zionism and jewish labor
The development of American Zionism clearly shows that various sectors of American Jewry, though ostensibly united by devotion to a common objective, whether religious expression or defense of Jewish rights, were poles apart in their receptivity to the Zionist program. Similarly, among the broad masses categorized loosely as "Jewish Labor," the appeal for a Jewish state met with varied responses ranging from enthusiastic assent to passionate rejection. With regard to ethnic origins and economic status, this grouping enjoyed comparative uniformity, but on ideological questions like Zionism, Jewish labor was as sharply divided as other religious and secular organizations.
The roots of this conflict lie deep in the Old World heritage of the Jewish community. Russian Jews, oppressed by the anti- Semitic policies of Czarist regimes, increasingly turned to various revolutionary programs for the solution of the "Jewish problem." Many of them, forerunners of members of the Communist party, assiduously denied concern with Jewish survival and resented any energies expended on activities other than the "class interests of the proletarian revolution." Some even looked forward to the day when the Jews would vanish as a distinct group in the aftermath of universal socialism. Other Marxists, organized into the General Alliance of Jewish Workers (Bund), proclaimed the existence of a specific "Jewish proletariat" and heralded the use of Yiddish and secular Jewish culture as important weapons for spreading Socialist doctrine among the working class Jewish community.1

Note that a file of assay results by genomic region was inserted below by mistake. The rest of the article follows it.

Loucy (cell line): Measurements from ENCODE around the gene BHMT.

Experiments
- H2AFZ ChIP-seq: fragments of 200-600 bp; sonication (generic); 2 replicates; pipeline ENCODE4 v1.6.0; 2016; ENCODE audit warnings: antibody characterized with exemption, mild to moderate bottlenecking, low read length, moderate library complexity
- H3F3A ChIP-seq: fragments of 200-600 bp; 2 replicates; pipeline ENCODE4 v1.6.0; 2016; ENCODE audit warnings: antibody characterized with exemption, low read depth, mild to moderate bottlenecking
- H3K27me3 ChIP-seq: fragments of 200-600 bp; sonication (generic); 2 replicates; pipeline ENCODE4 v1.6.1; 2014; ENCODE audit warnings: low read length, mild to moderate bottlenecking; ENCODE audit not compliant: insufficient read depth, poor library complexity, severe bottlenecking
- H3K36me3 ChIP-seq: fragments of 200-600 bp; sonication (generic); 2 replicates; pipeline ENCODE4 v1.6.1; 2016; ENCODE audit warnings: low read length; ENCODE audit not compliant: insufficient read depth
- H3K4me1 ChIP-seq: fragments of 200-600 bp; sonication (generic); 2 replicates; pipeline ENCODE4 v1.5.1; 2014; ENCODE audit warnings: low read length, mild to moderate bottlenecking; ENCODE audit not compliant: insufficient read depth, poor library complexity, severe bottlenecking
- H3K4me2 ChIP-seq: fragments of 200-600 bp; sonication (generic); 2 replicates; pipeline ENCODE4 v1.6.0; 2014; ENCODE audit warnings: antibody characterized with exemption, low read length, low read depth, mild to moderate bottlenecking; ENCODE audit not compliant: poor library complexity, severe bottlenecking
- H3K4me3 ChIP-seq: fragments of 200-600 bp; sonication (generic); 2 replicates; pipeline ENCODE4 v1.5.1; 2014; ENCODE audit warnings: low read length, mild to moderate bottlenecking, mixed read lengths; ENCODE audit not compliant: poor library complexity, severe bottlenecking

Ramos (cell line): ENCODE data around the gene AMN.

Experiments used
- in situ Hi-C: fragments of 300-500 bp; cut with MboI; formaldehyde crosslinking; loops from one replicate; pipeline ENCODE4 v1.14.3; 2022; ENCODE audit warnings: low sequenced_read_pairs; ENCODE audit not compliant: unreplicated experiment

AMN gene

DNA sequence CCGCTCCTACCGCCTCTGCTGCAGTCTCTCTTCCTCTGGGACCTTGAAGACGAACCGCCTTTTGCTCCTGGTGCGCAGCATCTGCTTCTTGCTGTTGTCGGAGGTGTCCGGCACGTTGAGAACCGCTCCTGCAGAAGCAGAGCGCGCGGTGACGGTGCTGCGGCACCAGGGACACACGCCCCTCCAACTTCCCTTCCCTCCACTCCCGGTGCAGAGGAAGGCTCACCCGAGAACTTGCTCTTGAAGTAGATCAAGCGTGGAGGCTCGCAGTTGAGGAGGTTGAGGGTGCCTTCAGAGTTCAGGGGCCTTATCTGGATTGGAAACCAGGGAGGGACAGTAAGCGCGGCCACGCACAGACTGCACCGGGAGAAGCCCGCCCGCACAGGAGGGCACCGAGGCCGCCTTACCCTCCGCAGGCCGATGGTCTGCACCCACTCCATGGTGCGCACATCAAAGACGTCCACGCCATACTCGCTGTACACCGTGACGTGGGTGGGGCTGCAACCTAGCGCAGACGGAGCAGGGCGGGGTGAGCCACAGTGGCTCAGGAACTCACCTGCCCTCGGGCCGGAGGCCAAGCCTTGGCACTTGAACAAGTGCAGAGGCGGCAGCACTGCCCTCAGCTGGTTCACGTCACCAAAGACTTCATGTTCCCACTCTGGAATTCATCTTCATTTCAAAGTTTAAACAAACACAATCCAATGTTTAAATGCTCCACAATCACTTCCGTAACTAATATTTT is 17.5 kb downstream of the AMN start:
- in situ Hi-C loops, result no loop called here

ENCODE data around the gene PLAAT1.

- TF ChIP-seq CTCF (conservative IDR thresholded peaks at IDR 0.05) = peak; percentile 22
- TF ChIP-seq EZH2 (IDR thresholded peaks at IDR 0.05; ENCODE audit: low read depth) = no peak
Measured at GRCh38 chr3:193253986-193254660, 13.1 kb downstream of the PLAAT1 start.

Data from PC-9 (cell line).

Both Bundists and the undifferentiated Jewish Marxists rejected all movements not based upon the class struggle theories of